A tramp is a homeless person, who travels from place to place on foot in search of work.

Question b.
What does the poet mention in the line ‘There is the green’?
Answer:
Green is a common grassy village land, where ladies make garlands of daisies.

Question c.
Pick out the rhyming words.
Answer:
gazes – daises are the rhyming words.

3. Here is a cart run away in the road,
Lumping along with man and load;

Question a.
Where was the cart?
Answer:
The cart was in the middle of the road.

Question b.
How was it moving?
Answer:
Due to the heavy load, it was moving awkwardly. The cart man was also sitting on the cart.

Question c.
Identify the rhyming words here?
Answer:
The rhyming words are road – load.

4. Faster than fairies, faster than witches,
Bridges and houses, hedges and ditches;
And charging along like troops in a battle,
All through the meadows the horses and cattle:

Question a.
Who is moving faster than fairies and witches?
Answer:
The train is moving faster than fairies and witches.

Question b.
What is the rhyming scheme used here?
Answer:
The rhyming scheme is ‘a a b b’.

Question c.
Write down the words in Alliteration.
Answer:
The Alliterated words are :
(1) faster – fairies – faster
(2) houses – hedges

5. And ever again, in the wink for an eye, painted stations whistle by
‘In the wink of the eye’ means very ________.
Answer:
Quickly.

6. All of the sights of the hill and the plain
Fly as thick as driving rain;
And ever again, in the wink of an eye,
Painted stations whistle by.

Question a.
What is the rhyme scheme of these lines?
Answer:
The rhyme scheme of these lines are ‘a a b b’.

Question b.
What figure of speech is employed in the second line.,
Answer:
Simile. The hill and plain fly as the driving rain. They pass quickly as one drop of the rain follows another drop in a storm.

Question c.
How do the painted stations pass by?
Answer:
The stations pass by in a very short moment.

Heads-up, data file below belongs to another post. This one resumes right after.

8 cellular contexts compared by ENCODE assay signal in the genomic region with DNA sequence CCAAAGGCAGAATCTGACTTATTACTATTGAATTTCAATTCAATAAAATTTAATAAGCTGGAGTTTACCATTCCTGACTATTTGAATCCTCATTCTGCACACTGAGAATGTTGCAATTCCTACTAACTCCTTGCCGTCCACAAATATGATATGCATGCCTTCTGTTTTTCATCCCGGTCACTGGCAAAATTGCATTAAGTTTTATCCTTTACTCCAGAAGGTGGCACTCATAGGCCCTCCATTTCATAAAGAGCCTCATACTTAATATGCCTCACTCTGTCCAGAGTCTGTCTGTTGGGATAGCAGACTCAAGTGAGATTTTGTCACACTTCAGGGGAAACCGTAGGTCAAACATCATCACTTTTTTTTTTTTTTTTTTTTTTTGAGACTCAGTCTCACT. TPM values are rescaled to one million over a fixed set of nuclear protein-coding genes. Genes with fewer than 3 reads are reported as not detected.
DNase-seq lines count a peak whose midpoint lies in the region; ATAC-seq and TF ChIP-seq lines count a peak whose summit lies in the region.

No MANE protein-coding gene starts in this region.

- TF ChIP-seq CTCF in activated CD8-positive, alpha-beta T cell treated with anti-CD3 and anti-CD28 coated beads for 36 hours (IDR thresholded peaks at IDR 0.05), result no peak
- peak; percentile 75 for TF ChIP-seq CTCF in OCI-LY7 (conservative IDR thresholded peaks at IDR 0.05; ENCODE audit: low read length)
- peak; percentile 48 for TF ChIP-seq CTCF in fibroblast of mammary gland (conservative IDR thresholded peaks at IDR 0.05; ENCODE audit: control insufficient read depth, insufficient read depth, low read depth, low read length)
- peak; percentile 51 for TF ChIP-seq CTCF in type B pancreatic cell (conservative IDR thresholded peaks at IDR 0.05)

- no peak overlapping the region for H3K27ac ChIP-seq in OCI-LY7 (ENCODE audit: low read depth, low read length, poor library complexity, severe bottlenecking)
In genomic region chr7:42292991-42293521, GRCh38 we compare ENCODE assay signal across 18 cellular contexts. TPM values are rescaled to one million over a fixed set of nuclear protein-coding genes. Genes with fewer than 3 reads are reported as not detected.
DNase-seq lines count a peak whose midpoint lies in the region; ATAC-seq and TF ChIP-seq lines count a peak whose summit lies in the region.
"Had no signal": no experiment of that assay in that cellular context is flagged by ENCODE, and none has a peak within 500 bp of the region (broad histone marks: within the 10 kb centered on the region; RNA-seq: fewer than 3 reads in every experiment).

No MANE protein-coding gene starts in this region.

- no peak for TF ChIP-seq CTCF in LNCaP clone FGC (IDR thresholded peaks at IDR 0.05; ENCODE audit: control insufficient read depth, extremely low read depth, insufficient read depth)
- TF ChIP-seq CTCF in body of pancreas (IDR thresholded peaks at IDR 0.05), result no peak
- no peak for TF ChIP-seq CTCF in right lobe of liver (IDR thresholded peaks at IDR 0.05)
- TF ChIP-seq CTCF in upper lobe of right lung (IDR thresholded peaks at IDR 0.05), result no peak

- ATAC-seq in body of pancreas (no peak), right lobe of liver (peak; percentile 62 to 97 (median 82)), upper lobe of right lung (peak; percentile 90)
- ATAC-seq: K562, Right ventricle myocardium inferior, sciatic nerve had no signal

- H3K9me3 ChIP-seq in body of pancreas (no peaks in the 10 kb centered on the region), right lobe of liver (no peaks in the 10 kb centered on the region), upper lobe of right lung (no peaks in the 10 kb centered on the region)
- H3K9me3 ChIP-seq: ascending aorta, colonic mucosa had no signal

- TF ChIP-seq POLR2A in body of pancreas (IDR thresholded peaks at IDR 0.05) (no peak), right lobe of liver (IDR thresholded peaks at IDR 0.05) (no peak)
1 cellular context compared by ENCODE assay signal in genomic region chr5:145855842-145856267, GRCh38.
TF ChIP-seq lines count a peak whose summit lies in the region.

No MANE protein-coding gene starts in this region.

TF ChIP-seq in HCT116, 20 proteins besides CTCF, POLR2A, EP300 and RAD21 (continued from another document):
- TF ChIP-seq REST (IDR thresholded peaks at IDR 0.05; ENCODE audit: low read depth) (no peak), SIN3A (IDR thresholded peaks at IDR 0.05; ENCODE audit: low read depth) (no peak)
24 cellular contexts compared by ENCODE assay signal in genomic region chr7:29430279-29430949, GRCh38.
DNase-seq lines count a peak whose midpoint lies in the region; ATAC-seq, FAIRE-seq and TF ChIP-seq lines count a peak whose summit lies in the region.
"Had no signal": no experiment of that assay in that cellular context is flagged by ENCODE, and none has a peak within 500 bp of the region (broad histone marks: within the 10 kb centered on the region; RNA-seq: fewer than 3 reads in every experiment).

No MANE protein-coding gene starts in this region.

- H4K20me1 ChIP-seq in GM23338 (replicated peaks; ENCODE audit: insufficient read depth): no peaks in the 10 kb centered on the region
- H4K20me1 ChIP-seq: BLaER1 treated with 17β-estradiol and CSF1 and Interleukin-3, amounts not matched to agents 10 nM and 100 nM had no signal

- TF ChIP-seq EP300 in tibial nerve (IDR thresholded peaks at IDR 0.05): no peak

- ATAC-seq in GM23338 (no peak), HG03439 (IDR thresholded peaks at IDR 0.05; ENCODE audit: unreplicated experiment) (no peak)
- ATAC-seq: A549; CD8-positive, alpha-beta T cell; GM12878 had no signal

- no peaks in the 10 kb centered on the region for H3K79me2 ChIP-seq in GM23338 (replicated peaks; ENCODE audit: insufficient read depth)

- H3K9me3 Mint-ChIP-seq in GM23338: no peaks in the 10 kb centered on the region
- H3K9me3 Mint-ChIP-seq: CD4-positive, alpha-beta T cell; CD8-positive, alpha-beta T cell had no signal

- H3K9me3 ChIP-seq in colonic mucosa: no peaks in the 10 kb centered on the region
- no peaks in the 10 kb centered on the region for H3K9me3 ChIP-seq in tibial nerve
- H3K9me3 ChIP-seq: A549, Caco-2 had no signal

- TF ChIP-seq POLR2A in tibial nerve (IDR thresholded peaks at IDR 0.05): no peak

7. Here is a child who clambers and scrambles,
All by himself and gathering brambles;

Question a.
Pick out the alliterated words in these lines.
Answer:
The Alliterated words are :
by – brambles

Question b.
What does the child do?
Answer:
The child clambers and scrambles to gather blackberries.

Question c.
Is the child alone?
Answer:
Yes the child is alone.

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II. Very Short Answer Questions.

Question 1.
What does the poet mean by the word ‘troops’?
Answer:
Troops are soldiers or army officers who attack their enemy in the battle.

Question 2.
Why Is the cart moving awkwardly?
Answer:
It is moving awkwardly due to the heavy load on it along with the cart dri ver.

Question 3.
What was the child doing?
Answer:
The child was clambering and scrambling. He was all alone gathering blackberries.

Question 4.
What was the tramp doing when the train passed him?
Answer:
He was standing idle and gazing at the passing railway carriage.

Question 5.
What is a bramble?
Answer:
A bramble is a prickly scrambling shrub of the rose family especially a blackberry.

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III. Paragraph Questions.

Question 1.
What pleasure does the railway journey give to the poet?
Answer:
The poet enjoys watching the natural scene from the window of a railway carriage. His railway journey becomes a source of great happiness for him. He shares this happiness with us. He gives in detail the scenery, seen from his carriage, as he wants to share his experience with us. In the end, he sums up saying that everything appeared and disappeared in a very short moment and they can never be seen again.

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From a Railway Carriage Summary

Robert Louis Stevenson’s poem ‘From a Railway Carriage’ communicates a child’s excitement at travelling by train and takes us on an unforgettable picture book journey. The poet shares his experience of a railway journey. He says that the train runs more fast than the fairies and witches. It runs so fast that the bridges, houses, rows of thorny plants and ditches pass by in a moment. It goes forward as quickly as army soldiers attack the enemy in the battlefield. The train runs through common grassy lands, where horses and cattles are grazing. All the sights pass as quickly as drop of rain follows another drop. Many colourful buildings of stations appear and disappear in a glance due to the speed of the train.

The poet sees a child climbing up the steepy ground. He moves with difficulty and gathers blackberries. He also sees a homeless person looking at the train with amazement. He sees some ladies making garlands of daisies in a common grassy village land. In the middle of road, there was cart with load. Due to the heavy load, it was moving awkwardly. The cart man was sitting on the cart.

He sees a river and a floor mill. All these scenes appeared and disappeared in a very short moment.